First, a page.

Research Summary

Early Exploration and Diatom Biogeography

Ernest Shackleton’s Hut at Cape Royds is among the most famous historic sites on the Antarctic Continent. Recent years have seen Shackleton’s stature grow as the Antarctic explorer who led by example and “never lost a man,” largely at the expense of the reputation of Captain Scott who is often seen as having been somewhat aloof and distant from his men. The light, open-plan layout of the Cape Royd’s hut contrasts starkly with Captain Scott’s darker and more segregated hut at Cape Evans, and the design of the two huts might be seen as reflecting the respective leadership styles.

Telemetry and the monitoring program

Beginning the 2010-2011 season, we have installed a telemetry network that utilizes the Iridium satellite network and radios to connect 14 meteorological stations, 8 stream gages, and five lake monitoring stations to transfer data year round. Four hubs, often co-located at a monitoring site when topography allows, receive satellite phone calls originating in the US to open a connection, then sequence through as many as seventeen different data loggers via radio communications to harvest the latest data.

Climate and Resource Legacies in Taylor Valley: The Influence of Paleolake Washburn on Soil Biogeochemistry and Biodiversity

Climate driven variations in lake levels since the Last Glacial Maximum have created “resource legacies” seen today as gradients of biogeochemical properties in soils and lakes. Associated with these gradients in organic matter, limiting nutrients, and salts are contemporary organism abundances and biodiversity.

Scottnema lindsayae is the dominant soil nematode in dry soils where its population distribution defines the limits of habitat suitability (function of organic matter, salinity, moisture) and its population variation is an indicator of environmental change.

Local, Regional and Global Connectivity

Aeolian Connectivity: To address our hypothesis that changes in aeolian transport will influence the distribution of soil organisms and ecological connectivity, PhD student Alia Khan is collecting material at about 10 sites in the MDV distributed to identify long range and within valley transport (particle collector installation at right). This research is conducted in collaboration with New Zealand researchers. (H1)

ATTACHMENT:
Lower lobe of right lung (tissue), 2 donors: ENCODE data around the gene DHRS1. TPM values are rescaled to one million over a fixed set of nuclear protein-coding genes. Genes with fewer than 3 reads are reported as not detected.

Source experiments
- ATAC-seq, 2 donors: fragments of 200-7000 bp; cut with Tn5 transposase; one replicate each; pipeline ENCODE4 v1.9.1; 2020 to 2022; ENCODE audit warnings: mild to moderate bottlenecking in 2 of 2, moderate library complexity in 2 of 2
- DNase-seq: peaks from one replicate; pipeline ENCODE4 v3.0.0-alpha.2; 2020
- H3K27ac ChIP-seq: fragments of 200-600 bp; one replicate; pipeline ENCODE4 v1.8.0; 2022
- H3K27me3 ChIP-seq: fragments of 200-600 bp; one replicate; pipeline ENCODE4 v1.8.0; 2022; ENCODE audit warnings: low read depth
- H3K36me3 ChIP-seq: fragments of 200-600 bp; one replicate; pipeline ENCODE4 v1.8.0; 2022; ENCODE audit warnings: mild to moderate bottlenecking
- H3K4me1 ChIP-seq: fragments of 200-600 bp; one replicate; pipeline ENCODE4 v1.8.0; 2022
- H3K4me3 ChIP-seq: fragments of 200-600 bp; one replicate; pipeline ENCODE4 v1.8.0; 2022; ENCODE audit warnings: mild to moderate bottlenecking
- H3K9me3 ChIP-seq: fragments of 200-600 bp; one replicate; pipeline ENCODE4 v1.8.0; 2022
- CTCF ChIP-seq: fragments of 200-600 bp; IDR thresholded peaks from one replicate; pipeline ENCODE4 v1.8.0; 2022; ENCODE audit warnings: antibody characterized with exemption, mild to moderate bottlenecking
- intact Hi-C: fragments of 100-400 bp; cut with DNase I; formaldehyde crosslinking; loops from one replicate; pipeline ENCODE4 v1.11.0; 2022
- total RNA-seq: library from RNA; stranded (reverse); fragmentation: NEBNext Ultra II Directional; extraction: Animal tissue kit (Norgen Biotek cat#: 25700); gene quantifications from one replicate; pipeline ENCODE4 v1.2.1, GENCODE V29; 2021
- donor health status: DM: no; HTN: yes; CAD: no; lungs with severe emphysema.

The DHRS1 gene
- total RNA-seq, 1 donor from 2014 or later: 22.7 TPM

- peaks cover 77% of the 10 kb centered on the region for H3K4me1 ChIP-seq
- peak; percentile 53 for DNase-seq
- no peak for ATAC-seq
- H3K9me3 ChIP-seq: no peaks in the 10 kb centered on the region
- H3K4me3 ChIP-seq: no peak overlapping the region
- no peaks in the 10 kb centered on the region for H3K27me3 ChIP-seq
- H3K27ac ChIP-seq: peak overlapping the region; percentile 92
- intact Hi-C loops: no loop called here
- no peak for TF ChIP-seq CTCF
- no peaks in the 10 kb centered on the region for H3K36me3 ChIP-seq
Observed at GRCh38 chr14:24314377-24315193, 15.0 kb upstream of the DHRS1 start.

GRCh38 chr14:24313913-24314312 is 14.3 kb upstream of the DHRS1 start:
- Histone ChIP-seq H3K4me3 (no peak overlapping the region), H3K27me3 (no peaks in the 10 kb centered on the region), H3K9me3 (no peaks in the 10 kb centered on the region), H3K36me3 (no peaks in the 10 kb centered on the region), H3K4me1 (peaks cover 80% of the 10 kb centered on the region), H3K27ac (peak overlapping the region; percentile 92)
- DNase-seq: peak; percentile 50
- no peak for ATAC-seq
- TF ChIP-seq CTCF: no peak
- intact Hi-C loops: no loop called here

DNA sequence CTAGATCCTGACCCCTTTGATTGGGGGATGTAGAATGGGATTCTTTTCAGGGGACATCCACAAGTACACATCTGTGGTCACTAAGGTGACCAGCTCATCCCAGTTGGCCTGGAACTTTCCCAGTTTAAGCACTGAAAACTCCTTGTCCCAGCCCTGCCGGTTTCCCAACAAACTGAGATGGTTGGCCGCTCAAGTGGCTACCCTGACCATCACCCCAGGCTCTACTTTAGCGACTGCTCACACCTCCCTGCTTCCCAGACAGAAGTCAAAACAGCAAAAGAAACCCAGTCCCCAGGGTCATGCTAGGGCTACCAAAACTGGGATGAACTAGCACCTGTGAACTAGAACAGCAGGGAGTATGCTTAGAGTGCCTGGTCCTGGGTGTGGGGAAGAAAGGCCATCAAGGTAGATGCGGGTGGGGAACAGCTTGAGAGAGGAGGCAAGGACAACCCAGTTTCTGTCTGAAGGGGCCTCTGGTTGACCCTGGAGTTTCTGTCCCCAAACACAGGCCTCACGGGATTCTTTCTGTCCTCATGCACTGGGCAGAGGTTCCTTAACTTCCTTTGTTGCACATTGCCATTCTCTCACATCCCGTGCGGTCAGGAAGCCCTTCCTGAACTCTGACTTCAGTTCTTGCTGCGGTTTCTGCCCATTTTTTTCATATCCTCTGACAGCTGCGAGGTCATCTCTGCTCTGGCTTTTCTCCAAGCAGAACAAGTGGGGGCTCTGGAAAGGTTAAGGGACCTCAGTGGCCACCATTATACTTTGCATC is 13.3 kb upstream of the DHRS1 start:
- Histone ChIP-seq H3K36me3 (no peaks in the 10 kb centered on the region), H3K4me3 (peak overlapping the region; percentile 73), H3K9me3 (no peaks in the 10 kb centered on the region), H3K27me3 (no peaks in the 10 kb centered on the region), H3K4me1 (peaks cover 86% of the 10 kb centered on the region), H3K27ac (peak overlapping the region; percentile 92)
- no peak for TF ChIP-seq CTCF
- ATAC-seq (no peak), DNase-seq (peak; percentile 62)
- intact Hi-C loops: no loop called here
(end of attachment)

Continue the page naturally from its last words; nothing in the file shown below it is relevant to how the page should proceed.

Stream ecosystem responses and biomass and organism transport from cryoconites, stream microbial mats to lakes

Microbial mats in Dry Valley streams persist through winter and are revived with summer streamflow (Fig. 1A). Tyler Kohler, PhD student, evaluated controls on mat biomass of 3 mat types (orange, black, and green) to changing hydrology over 20 years by creating smoothed trends from generalized additive mixed models (Fig. 1B) and comparing trends with Pearson Correlation Coefficients. Mat biomass collectively decreased during the middle of the record coinciding with a period of low flows and a “flood” summer (Fig. 1C).

Field Guide to MCM Biota – Byron Adams

Although the abundance and diversity MCM DV biota is low relative to most other ecosystems, recent and ongoing work reveals that representative taxa from most of the major lineages of the Tree of Life are present and functioning. Diatoms in particular serve as excellent indicators of environmental change, and MCM DV diatoms showcase this utility via the Antarctic Freshwater Diatom Database (http://huey.colorado.edu/diatoms/about/index.php).

Overview: Hypotheses of hydrologic and aeolian drivers of ecological connectivity

The McMurdo Dry Valleys (MDV) is a polar desert on the coast of East Antarctica, a region that has not yet experienced the climate warming that is now occurring elsewhere. The MCMLTER project has documented the ecological responses of the glacier, soil, stream and lake ecosystems in the MDV to a cooling trend that occurred from 1986 to 2000, which was associated with the depletion of atmospheric ozone. In anticipation of the eventual amelioration of the ozone hole in the next 50 years, our overarching hypothesis is:

Modelling, Water Tracks, and Weathering Connectivity

Over the past decade, we have developed a conceptual model that documents the connectivity of glaciers (primary source of water) to lakes on the valley floor via stream channels. The stream channels provide two important functions beyond conveyance of water and associated solutes and energy to lakes – (1) they provide habitat for algal mats that include diatom and microbial communities, and (2) they accommodate active exchange of water between the channel and the hyporheic zone underneath and adjacent to the channel.

New monitoring and Lake, Stream, and Soil Research

One of the most ambitious expansions of MCM4 is the establishment of monitoring stations beyond Taylor and Wright Valleys, into Miers and Garwood Valleys. The addition of these two unique valley systems is a perfect, natural complement to investigating the role that topological variation plays in biogeochemical processes (H3), and provides insight into the potential future conditions in Taylor Valley.

Education and Outreach

STEM Outreach: Through a partnership with CU’s 'Learn More About Climate' program, Ph. D. student Alex Mass has been engaging students in the Denver/Boulder area and beyond through their interest in Antarctica to promote learning in STEM fields. Alex held a Chancellor’s Fellowship for Excellence in STEM Education

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